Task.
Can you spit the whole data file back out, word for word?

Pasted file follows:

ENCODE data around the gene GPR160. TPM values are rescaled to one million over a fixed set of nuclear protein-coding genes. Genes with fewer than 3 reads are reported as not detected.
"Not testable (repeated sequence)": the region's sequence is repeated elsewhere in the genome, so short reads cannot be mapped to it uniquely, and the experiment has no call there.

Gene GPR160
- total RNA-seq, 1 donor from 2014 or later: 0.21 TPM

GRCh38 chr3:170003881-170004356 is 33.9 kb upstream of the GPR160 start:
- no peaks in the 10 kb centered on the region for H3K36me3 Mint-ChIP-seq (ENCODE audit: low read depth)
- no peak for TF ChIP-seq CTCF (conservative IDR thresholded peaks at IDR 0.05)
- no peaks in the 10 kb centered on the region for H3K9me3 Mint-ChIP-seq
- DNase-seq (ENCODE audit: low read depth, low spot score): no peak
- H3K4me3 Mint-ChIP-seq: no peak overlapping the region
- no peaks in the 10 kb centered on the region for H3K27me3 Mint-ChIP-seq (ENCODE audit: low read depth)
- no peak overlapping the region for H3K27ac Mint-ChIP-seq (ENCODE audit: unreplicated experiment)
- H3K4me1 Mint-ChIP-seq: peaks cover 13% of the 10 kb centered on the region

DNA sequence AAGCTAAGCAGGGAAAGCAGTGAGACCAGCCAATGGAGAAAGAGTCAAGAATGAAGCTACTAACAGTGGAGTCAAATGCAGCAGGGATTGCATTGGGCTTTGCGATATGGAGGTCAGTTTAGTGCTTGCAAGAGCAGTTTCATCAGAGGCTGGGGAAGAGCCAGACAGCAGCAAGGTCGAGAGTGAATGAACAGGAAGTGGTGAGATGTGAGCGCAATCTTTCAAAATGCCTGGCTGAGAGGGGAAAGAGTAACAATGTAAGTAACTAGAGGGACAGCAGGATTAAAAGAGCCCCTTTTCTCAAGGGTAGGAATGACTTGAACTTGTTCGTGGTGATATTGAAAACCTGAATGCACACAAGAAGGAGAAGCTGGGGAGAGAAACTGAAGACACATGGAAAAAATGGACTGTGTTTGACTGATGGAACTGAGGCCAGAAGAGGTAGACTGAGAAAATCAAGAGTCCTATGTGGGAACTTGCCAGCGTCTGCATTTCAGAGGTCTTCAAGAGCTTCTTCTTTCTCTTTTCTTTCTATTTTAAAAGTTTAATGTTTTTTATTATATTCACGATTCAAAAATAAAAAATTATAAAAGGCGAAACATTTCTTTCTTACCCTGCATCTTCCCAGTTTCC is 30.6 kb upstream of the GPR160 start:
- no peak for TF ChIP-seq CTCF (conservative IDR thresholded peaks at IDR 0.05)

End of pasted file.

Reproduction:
ENCODE data around the gene GPR160. TPM values are rescaled to one million over a fixed set of nuclear protein-coding genes. Genes with fewer than 3 reads are reported as not detected.
"Not testable (repeated sequence)": the region's sequence is repeated elsewhere in the genome, so short reads cannot be mapped to it uniquely, and the experiment has no call there.

Gene GPR160
- total RNA-seq, 1 donor from 2014 or later: 0.21 TPM

GRCh38 chr3:170003881-170004356 is 33.9 kb upstream of the GPR160 start:
- no peaks in the 10 kb centered on the region for H3K36me3 Mint-ChIP-seq (ENCODE audit: low read depth)
- no peak for TF ChIP-seq CTCF (conservative IDR thresholded peaks at IDR 0.05)
- no peaks in the 10 kb centered on the region for H3K9me3 Mint-ChIP-seq
- DNase-seq (ENCODE audit: low read depth, low spot score): no peak
- H3K4me3 Mint-ChIP-seq: no peak overlapping the region
- no peaks in the 10 kb centered on the region for H3K27me3 Mint-ChIP-seq (ENCODE audit: low read depth)
- no peak overlapping the region for H3K27ac Mint-ChIP-seq (ENCODE audit: unreplicated experiment)
- H3K4me1 Mint-ChIP-seq: peaks cover 13% of the 10 kb centered on the region

DNA sequence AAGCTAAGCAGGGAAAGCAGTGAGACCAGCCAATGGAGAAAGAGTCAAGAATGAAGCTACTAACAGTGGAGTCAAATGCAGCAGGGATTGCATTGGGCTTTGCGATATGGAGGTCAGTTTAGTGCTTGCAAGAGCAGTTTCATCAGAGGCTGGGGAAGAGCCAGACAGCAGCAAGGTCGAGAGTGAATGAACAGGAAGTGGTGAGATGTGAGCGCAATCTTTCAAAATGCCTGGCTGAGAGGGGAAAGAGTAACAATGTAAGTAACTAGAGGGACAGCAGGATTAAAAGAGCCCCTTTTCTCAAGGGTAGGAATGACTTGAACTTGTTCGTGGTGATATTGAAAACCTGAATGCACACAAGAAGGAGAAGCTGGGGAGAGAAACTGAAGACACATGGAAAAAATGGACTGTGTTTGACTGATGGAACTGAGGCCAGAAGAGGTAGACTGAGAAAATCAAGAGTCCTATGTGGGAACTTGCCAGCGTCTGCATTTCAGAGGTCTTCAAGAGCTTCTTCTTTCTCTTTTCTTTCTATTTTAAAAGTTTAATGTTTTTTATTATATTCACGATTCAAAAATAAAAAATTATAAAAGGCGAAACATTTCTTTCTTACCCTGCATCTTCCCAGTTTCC is 30.6 kb upstream of the GPR160 start:
- no peak for TF ChIP-seq CTCF (conservative IDR thresholded peaks at IDR 0.05)